Energy Legislation Outlook in “Lame Duck” Session of Congress

November 23rd, 2010 - Posted by RESNET under Hot Topics, Legislation, RESNET Notes - November 2010

Congress has convened for a “lame duck” post election session.  The lame duck session represents the last chance for Democrats to enact legislation before the new Congress goes into session with the Republican majority in the House and reduced Democratic Senators.

The opportunity to have major legislation passed in the lame duck session is very limited.  The key items that Congress must face are approving a budget for the federal government and addressing the expiring Bush Administration tax cuts.  With increased Republic power in January, it is also not clear which incentives Republicans would have for enacting major legislation before the new Congress.

A move, however, is expected to enact at least some energy related legislation before the next Congress.  The key initiatives being discussed includes:

  • Energy Tax Incentives – The homeowners tax credit for improving the energy efficiency of homes is set to expire on December 31, 2010 and the new energy efficient homes tax credit expired on December 31, 2009.  There will be a move to extend these two credits as part of a proposed $100 billion tax package that could include research and development on clean energy technologies and ethanol.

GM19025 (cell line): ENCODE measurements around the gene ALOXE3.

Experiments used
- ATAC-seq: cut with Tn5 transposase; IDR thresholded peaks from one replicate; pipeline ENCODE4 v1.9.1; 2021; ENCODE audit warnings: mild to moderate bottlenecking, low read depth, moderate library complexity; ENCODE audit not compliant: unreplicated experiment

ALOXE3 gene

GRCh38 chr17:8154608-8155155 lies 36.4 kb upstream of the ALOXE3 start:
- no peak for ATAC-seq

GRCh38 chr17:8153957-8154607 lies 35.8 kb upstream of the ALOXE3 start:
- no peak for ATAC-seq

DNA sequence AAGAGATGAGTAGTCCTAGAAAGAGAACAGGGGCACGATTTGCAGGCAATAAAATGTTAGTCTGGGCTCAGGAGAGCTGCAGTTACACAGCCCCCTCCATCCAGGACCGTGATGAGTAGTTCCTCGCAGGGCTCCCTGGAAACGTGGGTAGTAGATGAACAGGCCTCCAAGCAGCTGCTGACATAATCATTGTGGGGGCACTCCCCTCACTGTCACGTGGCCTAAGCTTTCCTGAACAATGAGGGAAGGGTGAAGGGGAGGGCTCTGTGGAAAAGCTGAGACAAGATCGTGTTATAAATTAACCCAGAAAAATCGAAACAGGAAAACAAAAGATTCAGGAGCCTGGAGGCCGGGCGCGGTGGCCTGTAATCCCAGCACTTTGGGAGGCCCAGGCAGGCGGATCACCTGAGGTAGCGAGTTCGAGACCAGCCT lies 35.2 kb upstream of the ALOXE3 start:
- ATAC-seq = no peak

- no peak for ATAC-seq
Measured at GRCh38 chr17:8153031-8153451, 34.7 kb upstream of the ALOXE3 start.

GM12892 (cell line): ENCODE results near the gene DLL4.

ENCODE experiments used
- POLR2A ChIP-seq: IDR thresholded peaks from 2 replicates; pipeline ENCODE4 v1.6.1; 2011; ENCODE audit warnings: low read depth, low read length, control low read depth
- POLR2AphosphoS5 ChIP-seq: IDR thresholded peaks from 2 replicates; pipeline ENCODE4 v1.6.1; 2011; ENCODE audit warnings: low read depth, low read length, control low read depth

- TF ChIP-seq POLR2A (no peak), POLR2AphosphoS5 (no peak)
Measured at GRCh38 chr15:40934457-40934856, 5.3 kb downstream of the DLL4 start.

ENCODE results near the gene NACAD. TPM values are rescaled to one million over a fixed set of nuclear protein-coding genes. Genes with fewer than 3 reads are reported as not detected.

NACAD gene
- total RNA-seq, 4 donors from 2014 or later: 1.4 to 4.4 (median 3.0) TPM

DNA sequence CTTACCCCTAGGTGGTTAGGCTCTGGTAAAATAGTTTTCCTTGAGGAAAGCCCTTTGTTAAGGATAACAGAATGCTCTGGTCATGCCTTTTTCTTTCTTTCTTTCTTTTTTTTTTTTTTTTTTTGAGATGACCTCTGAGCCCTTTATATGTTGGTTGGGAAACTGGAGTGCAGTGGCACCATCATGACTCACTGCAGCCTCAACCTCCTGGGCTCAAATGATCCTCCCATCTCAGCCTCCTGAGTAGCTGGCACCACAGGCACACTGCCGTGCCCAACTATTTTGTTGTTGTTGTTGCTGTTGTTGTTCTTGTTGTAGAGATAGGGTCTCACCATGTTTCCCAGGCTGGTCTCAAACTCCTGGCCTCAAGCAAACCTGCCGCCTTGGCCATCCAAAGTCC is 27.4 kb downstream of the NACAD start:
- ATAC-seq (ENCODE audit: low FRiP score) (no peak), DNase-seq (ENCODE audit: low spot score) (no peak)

• Renewable Electricity Standard – Would mandate that 15% of the nation’s electricity generation come from renewable sources by 2021. Energy efficiency could meet a portion of this requirement.
  • “Oil Spill Bill”: Legislation created in response to the 2010 oil spill in the Gulf of Mexico which would likely improve safety requirements, place a fee on companies for inspections, increase penalties, and improve the oil well permitting process.
  • Natural Gas and Electric Vehicles Tax Incentives and Grants: Tax incentives for the purchase and manufacture of natural gas vehicles, grants for refueling stations, and $100 million to the Department of Energy to accelerate deployment of plug-in electric vehicles.

It does not appear likely that Congress will act on the Home Star rebate program.

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